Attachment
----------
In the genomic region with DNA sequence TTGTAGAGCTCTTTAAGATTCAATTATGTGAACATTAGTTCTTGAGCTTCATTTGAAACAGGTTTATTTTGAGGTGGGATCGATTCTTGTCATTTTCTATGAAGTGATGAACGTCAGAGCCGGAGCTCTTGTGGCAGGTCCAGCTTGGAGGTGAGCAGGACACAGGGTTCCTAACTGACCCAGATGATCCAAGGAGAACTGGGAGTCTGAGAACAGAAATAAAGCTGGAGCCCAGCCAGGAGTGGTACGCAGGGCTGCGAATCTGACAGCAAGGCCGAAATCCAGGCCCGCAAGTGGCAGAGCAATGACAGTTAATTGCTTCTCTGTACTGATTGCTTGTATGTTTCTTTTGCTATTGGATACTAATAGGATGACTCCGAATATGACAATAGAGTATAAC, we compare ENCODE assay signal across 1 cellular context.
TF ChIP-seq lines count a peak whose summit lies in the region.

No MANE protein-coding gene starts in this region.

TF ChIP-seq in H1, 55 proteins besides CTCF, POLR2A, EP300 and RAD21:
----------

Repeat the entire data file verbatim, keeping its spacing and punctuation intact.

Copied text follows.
In the genomic region with DNA sequence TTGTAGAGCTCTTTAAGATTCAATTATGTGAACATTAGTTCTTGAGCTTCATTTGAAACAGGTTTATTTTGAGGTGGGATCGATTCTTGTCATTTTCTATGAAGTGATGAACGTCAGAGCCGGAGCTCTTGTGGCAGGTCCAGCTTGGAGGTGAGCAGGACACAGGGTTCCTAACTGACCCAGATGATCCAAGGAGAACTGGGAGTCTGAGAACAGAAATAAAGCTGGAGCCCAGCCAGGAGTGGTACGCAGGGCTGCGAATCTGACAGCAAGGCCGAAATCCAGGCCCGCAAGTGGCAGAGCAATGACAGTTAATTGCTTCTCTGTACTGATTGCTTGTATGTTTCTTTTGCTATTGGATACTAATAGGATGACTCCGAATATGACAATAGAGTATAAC, we compare ENCODE assay signal across 1 cellular context.
TF ChIP-seq lines count a peak whose summit lies in the region.

No MANE protein-coding gene starts in this region.

TF ChIP-seq in H1, 55 proteins besides CTCF, POLR2A, EP300 and RAD21: